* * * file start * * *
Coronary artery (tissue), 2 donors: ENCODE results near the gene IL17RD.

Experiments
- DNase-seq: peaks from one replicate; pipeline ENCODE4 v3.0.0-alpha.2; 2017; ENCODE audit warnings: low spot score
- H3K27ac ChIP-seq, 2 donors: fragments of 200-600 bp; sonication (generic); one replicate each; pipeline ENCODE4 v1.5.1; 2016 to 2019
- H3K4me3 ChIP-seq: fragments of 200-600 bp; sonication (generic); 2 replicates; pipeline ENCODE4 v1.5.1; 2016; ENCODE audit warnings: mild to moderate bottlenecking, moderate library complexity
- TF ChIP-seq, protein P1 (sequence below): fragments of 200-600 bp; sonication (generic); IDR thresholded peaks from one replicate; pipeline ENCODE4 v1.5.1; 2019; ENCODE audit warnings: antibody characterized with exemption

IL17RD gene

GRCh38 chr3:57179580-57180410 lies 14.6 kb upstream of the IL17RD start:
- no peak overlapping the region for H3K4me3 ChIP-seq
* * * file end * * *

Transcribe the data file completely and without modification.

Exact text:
Coronary artery (tissue), 2 donors: ENCODE results near the gene IL17RD.

Experiments
- DNase-seq: peaks from one replicate; pipeline ENCODE4 v3.0.0-alpha.2; 2017; ENCODE audit warnings: low spot score
- H3K27ac ChIP-seq, 2 donors: fragments of 200-600 bp; sonication (generic); one replicate each; pipeline ENCODE4 v1.5.1; 2016 to 2019
- H3K4me3 ChIP-seq: fragments of 200-600 bp; sonication (generic); 2 replicates; pipeline ENCODE4 v1.5.1; 2016; ENCODE audit warnings: mild to moderate bottlenecking, moderate library complexity
- TF ChIP-seq, protein P1 (sequence below): fragments of 200-600 bp; sonication (generic); IDR thresholded peaks from one replicate; pipeline ENCODE4 v1.5.1; 2019; ENCODE audit warnings: antibody characterized with exemption

IL17RD gene

GRCh38 chr3:57179580-57180410 lies 14.6 kb upstream of the IL17RD start:
- no peak overlapping the region for H3K4me3 ChIP-seq